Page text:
Film Review: “The Tax Collector” Provides an Interesting Look inside L.A. Latinx Gang Culture, but Elsewhere Falls in Debt
Written by: Matt Patti | August 6th, 2020
The Tax Collector (David Ayer, 2020) 2 out of 4 stars.
From writer/director David Ayer (Bright), The Tax Collector is a gritty, violent gang-crime thriller set in Los Angeles, California. The film explores the Latinx gangs of the city and the frightening criminal underbelly of L.A. While interesting in terms of the culture shown on screen, the film lacks interesting characters and suffers from a messy, yet familiar, plot with major shifts of tone. The concept for the film is interesting, but unfortunately the execution ultimately seems lacking.
The film follows David, played by Bobby Soto (The Quarry), a “tax collector” of sorts who goes around L.A. collecting his share of money from the profits the members of his gang make. Joining him on these runs is his friend “Creeper” (Shia LaBeouf, Honey Boy), a rough-and-tumble, stone-cold killer who enjoys the thought of anyone around him dying. Together, the two inspire fear and compliance in all the gang members they collect from, using threatening consequences to persuade obedience. A family man, David doesn’t typically fear for his family’s safety with his high position and intimidating presence. However, when a rival gang boss shows up in L.A. and begins to upend the business, David finds that he and everything he loves is now in danger.
The film’s strongest aspect is surely its depiction of L.A. gang culture and the many secret codes and rituals they have. The film shows some interesting religious rituals gang bosses undergo before a big battle, hand signals and secret lingo they use to talk to each other when they believe they are being watched or listened to, and other subtle little things that gangs do that are surprising to the average viewer. The film also features exceptional cinematography, strong visuals, and quality sound design. The action scenes in the film are fine … with a few featuring an interesting slo-mo effect.
Unfortunately, the most important aspects of the film – the characters, story, and performances – all leave a bit to be desired. David is a character that the audience can root for, for sure: he cares about his family and has a great relationship with his wife and kids. He is also compassionate towards others, even those he tries to intimidate. However, David is perhaps the lone interesting character in the film. Plus, when it comes to that intimidation, Soto’s performance is sometimes a bit off, as I don’t buy him as intimidating at all. When David gets angry, too, it seems a bit awkward with Soto’s delivery. Most of the other characters are just angry, vile meatheads in essence … and their performances are forgettable. They’re your typical tough guys who like to kill and talk a lot of smack. Creeper has some interesting character moments, and Shia LaBeouf’s performance is better than I thought it would be, but at the end of the day he, too, is a bloodthirsty, arrogant character. It sometimes gets difficult to root for anyone in this film other than David. The main villain of the film is also not nearly as intimidating as he should be, for even when he commits his vile acts his demeanor just seems strange and careless.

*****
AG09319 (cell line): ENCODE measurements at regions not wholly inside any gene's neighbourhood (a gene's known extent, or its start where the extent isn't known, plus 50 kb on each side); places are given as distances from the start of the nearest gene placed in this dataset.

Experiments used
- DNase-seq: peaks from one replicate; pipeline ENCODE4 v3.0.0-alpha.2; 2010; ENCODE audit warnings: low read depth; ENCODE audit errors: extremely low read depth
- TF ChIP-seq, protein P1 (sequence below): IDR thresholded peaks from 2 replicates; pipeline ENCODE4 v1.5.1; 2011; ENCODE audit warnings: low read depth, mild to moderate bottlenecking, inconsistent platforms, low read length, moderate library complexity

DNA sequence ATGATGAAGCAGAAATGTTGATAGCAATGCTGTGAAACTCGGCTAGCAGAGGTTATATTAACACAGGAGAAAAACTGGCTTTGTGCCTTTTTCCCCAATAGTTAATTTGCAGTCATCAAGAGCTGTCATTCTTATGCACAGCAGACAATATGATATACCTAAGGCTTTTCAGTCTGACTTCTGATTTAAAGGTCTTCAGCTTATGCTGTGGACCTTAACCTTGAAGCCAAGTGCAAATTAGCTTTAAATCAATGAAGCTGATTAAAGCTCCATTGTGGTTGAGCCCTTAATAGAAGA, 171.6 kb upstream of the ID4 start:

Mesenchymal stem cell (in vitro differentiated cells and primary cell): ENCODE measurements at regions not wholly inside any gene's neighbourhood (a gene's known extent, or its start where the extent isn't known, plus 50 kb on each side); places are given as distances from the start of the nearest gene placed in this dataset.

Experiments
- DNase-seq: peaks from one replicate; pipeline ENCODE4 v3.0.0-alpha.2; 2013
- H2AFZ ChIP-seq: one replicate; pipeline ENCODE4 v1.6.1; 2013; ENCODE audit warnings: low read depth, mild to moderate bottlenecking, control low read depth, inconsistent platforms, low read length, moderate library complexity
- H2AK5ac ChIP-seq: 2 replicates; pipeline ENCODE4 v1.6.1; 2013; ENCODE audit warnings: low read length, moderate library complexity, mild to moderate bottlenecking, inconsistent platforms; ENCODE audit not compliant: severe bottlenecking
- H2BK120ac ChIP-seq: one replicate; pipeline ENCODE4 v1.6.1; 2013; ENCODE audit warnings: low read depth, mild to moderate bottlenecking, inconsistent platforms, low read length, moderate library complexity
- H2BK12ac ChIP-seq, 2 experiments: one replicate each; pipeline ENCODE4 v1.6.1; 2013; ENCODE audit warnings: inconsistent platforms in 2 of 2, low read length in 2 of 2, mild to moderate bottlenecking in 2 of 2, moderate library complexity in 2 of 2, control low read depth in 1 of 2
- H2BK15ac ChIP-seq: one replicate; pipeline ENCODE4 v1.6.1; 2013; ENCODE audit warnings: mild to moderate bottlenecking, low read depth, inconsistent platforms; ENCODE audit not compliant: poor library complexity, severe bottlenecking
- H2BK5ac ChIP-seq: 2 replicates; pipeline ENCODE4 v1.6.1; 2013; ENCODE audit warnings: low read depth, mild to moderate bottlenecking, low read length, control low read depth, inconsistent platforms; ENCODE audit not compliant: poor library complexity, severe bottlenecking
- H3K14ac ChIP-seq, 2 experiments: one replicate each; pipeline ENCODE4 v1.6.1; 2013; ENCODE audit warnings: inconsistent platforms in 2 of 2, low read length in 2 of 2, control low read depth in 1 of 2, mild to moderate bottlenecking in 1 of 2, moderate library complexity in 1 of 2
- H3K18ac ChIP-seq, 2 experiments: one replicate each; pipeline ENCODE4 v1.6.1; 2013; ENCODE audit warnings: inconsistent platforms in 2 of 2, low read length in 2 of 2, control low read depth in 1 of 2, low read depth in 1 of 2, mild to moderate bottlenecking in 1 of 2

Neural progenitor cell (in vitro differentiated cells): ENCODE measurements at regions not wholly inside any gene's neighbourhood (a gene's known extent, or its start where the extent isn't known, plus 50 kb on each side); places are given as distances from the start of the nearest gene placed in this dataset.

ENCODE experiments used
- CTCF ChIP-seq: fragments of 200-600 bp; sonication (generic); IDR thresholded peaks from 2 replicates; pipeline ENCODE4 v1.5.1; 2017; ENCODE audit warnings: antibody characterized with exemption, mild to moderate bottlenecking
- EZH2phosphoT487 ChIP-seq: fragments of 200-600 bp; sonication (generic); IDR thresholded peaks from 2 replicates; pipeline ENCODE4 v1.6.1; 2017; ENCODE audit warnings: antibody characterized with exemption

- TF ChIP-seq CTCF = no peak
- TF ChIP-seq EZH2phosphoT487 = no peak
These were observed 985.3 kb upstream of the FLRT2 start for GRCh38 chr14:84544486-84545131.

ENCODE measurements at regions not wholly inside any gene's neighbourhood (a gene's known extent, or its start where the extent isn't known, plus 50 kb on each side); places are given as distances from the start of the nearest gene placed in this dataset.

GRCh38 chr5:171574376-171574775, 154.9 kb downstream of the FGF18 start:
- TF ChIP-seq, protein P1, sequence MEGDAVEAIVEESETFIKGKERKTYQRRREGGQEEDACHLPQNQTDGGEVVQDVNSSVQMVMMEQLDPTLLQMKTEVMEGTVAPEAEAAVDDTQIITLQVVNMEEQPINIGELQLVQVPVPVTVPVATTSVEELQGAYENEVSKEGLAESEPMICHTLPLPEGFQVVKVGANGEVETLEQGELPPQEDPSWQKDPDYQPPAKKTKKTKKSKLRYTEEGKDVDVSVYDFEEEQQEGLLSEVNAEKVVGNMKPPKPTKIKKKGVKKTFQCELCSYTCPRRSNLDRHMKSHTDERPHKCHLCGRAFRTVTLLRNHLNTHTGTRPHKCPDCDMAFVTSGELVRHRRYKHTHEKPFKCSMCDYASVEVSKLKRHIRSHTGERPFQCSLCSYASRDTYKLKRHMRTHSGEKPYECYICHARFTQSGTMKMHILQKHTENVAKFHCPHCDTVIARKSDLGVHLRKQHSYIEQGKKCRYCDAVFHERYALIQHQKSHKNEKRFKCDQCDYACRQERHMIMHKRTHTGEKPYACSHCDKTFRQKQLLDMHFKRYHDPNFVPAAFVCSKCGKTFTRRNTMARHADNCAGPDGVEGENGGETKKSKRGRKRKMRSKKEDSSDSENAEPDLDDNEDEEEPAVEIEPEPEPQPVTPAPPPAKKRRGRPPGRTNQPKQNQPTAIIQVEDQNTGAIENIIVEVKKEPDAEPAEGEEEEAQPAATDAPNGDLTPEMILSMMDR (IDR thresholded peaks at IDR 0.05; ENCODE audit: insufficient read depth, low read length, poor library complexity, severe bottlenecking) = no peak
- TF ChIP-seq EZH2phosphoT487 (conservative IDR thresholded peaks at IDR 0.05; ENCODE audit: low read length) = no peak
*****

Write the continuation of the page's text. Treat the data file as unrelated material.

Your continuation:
The story has a major tone shift in the middle of the film, and it never really recovers. The first half of the film builds up some interesting plot devices, some of which aren’t explored at all in the second. The film is very fast-paced and jumps all over the place, never really letting the viewer catch their breath and take in what they’ve just seen. The film is predictable at many points, including the conclusion, which also leaves some loose ends. On a technical note, there are a few dialogue scenes in the film that seem obviously recorded using ADR (Automated Dialog Replacement). Some of the words characters speak seem strange and have a tone unlike the place they are currently in. The film also overuses slo-mo a bit towards the end and has too much music playing throughout. In almost every scene there is some kind of score, even when it seems there should be silence.
Overall, The Tax Collector is just another crime thriller involving gangs. It’s not a bad film, it just isn’t really remarkable in any way. The Latinx gang culture is very interesting to see on screen, and some of the scenes are actually intense and thrilling. However, it is difficult to get invested into the story or into any of the characters besides David. I can see what Ayer is going for, but the execution – on a writing and directing standpoint – just doesn’t hit home for me. Ultimately, The Tax Collector ends up in debt with uninteresting supporting characters, a messy script, and some strange, out-of-place performances weighing it down.